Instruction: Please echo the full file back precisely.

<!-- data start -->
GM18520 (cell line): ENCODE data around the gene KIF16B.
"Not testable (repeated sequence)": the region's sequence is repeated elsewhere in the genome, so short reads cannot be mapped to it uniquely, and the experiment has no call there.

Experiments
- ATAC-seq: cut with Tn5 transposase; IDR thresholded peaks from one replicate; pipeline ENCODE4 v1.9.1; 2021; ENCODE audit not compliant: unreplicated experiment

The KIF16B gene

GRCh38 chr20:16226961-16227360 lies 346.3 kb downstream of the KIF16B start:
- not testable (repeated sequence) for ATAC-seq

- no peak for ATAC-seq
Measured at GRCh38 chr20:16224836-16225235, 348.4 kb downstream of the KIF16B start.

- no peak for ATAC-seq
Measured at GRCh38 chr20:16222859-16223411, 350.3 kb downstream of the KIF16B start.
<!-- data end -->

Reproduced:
GM18520 (cell line): ENCODE data around the gene KIF16B.
"Not testable (repeated sequence)": the region's sequence is repeated elsewhere in the genome, so short reads cannot be mapped to it uniquely, and the experiment has no call there.

Experiments
- ATAC-seq: cut with Tn5 transposase; IDR thresholded peaks from one replicate; pipeline ENCODE4 v1.9.1; 2021; ENCODE audit not compliant: unreplicated experiment

The KIF16B gene

GRCh38 chr20:16226961-16227360 lies 346.3 kb downstream of the KIF16B start:
- not testable (repeated sequence) for ATAC-seq

- no peak for ATAC-seq
Measured at GRCh38 chr20:16224836-16225235, 348.4 kb downstream of the KIF16B start.

- no peak for ATAC-seq
Measured at GRCh38 chr20:16222859-16223411, 350.3 kb downstream of the KIF16B start.